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Oath Keepers’ Stewart Rhodes is about to go through some things

The founder of the Oath Keepers militia has been convicted of seditious conspiracy for his role in the Jan. 6 attack. It could cost him a lot of money.


Elmer Stewart Rhodes III, founder of the extremist Oath Keepers, and fellow militia member Kelly Meggs have been convicted of seditious conspiracy for their efforts to halt certification of Joe Biden’s 2020 election victory so Donald Trump would remain president. 

And it’s likely going to cost him … bigly.

(Siri, play “Hit the [Rhodes] Jack” by Ray Charles.)

Tuesday’s verdict came as the result of a trial that Justice Department officials viewed as a proving ground for conspiracy charges stemming from the deadly, pro-Trump riot at the Capitol on Jan. 6, 2021. The convictions show prosecutors successfully convinced a jury that Rhodes and Meggs plotted to violently oppose Biden’s certification on and before Jan. 6, and they also showed that Rhodes kept trying even after the attempted coup failed that day. 

NBC News explained the significance of the case: 

The seditious conspiracy case is the most serious to grow out of the Justice Department’s sprawling investigation into the U.S. Capitol attack. The two seditious conspiracy verdicts were wins for the department, which has brought forward the relatively rare charges against a number of Oath Keepers, as well as members of the far-right Proud Boys.

The convictions are sure to excite Karl Racine, the District of Columbia’s outgoing attorney general. And his successor, Brian Schwalb, is likely pretty happy with the verdicts, too.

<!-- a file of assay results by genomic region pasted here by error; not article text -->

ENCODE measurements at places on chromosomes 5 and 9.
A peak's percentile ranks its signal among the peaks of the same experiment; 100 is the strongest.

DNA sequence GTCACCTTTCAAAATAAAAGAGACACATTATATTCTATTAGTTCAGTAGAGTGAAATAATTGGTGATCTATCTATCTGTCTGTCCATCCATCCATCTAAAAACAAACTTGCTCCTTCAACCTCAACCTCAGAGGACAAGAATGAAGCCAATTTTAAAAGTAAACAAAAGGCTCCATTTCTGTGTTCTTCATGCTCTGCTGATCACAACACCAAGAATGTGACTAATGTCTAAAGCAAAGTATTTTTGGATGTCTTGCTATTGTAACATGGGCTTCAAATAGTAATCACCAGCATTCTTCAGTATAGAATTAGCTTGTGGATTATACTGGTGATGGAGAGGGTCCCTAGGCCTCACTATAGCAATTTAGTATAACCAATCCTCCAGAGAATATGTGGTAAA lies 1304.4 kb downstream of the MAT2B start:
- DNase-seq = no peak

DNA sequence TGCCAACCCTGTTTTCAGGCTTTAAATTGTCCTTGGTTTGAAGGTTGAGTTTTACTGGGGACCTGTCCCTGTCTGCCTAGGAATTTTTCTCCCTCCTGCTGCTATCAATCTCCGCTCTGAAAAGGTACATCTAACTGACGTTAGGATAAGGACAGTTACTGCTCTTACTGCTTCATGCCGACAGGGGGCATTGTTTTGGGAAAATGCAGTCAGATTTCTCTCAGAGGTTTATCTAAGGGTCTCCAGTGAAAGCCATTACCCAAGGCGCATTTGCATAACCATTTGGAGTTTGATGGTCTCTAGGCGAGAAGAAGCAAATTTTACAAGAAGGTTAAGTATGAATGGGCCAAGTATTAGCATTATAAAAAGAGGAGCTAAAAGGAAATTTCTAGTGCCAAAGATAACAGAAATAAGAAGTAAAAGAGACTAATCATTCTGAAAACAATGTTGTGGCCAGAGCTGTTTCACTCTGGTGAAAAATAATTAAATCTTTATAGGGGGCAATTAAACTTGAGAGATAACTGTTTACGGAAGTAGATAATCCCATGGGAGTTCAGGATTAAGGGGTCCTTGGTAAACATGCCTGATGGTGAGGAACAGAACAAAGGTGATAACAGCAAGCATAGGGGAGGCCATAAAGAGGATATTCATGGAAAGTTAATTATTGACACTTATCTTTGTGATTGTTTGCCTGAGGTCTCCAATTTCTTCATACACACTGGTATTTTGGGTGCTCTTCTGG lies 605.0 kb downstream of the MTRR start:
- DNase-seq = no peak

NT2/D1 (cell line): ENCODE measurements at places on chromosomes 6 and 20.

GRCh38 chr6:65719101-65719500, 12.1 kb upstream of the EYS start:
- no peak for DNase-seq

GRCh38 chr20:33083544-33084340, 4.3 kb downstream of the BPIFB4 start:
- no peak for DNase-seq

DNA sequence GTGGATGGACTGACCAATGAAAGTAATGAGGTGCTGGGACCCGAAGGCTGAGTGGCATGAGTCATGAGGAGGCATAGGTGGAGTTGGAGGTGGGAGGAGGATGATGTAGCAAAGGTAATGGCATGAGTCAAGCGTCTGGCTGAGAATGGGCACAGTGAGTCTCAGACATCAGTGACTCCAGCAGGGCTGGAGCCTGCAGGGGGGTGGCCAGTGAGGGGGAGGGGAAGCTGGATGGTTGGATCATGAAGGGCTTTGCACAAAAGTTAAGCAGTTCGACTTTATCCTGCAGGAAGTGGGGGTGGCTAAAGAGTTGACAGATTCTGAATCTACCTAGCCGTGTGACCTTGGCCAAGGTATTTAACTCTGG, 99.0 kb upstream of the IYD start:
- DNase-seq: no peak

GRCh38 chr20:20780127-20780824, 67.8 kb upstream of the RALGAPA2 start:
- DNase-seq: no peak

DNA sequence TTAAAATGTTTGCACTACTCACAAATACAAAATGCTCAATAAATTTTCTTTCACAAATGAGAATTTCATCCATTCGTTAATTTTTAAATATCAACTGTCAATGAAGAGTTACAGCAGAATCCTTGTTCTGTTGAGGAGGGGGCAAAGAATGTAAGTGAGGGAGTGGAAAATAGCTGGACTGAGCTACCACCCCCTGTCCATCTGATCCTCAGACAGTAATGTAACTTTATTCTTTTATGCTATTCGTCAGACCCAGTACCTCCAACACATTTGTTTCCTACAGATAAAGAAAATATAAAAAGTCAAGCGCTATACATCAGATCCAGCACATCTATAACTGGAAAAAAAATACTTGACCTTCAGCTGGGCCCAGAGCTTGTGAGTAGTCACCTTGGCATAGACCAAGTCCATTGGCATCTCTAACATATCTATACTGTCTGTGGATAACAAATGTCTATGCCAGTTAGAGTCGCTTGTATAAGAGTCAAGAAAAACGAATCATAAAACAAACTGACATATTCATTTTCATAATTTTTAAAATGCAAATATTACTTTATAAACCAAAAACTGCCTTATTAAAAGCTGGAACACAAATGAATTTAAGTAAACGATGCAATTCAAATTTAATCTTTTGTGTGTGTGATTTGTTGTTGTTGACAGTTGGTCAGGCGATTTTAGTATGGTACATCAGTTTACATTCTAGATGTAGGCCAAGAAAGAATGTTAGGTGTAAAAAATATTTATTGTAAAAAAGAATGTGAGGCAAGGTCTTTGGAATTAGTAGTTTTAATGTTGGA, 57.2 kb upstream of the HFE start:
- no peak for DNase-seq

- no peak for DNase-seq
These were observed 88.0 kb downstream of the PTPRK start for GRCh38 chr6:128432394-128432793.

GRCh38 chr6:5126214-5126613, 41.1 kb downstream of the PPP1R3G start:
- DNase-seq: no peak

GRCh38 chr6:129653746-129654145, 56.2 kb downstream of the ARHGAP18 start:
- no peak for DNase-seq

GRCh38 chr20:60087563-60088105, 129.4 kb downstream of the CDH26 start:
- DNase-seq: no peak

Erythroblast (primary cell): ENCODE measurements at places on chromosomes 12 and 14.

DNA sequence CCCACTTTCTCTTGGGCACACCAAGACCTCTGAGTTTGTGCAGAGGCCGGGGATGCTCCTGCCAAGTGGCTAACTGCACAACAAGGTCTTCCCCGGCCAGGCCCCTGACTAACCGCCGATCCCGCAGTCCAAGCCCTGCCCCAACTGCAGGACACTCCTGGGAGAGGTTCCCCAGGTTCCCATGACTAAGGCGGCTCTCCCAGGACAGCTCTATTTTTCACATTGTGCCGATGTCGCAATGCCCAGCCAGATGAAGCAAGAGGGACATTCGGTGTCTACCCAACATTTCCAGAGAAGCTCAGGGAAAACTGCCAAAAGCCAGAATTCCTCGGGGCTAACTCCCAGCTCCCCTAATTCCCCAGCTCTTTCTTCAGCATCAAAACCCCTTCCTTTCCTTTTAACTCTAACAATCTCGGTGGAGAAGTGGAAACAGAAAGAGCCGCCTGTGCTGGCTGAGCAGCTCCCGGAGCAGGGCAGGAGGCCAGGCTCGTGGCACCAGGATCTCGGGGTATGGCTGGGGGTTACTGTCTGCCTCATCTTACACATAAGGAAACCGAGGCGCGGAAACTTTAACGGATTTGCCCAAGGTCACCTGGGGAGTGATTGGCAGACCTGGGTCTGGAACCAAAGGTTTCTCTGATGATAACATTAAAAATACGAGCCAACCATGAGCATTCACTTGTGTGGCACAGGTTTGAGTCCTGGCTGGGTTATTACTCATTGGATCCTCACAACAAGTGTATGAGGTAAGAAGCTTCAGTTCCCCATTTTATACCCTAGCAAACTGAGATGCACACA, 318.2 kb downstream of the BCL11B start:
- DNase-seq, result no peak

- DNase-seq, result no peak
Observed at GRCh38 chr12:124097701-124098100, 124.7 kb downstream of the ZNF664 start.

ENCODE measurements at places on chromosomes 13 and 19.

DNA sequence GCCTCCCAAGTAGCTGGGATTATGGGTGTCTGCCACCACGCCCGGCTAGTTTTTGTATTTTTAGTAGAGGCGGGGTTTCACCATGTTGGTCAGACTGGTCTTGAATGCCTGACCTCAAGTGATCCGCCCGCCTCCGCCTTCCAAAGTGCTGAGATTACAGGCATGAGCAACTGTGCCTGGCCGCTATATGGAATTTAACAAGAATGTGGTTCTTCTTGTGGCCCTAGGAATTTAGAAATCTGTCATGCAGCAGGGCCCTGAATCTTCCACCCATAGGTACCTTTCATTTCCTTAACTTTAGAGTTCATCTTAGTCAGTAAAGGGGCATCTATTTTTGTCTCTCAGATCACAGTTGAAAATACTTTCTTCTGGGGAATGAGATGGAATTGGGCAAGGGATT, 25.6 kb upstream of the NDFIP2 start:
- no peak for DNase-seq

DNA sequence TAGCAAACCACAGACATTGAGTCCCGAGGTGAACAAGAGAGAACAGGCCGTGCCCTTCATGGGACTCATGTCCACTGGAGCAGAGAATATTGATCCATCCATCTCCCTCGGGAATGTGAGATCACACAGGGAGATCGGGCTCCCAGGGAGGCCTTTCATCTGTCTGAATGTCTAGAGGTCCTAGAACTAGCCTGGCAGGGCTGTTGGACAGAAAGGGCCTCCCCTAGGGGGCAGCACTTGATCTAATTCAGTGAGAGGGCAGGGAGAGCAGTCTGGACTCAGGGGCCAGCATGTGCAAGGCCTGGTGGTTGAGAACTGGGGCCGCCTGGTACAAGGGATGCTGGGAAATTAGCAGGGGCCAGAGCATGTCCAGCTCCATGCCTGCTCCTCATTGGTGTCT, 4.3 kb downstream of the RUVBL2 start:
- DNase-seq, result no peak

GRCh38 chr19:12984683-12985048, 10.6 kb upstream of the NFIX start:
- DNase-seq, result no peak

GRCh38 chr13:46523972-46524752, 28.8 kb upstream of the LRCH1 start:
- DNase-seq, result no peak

That’s because Racine was the first attorney general in the country to file a civil case seeking damages from extremist groups that participated in the Jan. 6 riot — and that case specifically named Rhodes and Meggs as defendants. To be fair, it also names Brian Ulrich and Joshua James, two fellow Oath Keepers who’ve pleaded guilty to seditious conspiracy. 

And although criminal convictions aren’t necessarily used as evidence in civil cases, they can be if the criminal conviction is relevant to the issues at the heart of the civil suit. And here, we’re talking about criminal convictions that are directly linked to the issue at the heart of D.C.’s civil case. 

Simply put, Tuesday’s ruling only strengthened the civil suit against Rhodes and Co. And given the devastating impact of Jan. 6, the large amounts awarded in other civil suits against violent extremists, and the public attention on Rhodes’ trial, it’s fair for anyone to assume D.C. will look to exact a costly sum from him and others responsible for last year’s attack. 

Literal payback time may be on the horizon. 

(And, of course, I have a song for that, too.)